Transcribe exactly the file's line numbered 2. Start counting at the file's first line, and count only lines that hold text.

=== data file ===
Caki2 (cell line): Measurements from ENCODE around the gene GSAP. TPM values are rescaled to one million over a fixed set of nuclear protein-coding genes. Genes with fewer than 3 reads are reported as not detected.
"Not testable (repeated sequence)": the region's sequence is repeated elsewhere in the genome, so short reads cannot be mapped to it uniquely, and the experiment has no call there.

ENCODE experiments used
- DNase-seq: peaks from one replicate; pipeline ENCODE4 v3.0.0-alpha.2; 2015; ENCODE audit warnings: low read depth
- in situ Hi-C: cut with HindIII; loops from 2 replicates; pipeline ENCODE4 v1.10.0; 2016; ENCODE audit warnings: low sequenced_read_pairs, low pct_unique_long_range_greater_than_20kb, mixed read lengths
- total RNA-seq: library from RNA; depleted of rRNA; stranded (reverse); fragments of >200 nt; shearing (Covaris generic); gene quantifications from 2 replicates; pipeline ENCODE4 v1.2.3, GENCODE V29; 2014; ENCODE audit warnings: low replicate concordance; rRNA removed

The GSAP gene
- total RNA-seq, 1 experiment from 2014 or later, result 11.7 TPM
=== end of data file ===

"Not testable (repeated sequence)": the region's sequence is repeated elsewhere in the genome, so short reads cannot be mapped to it uniquely, and the experiment has no call there.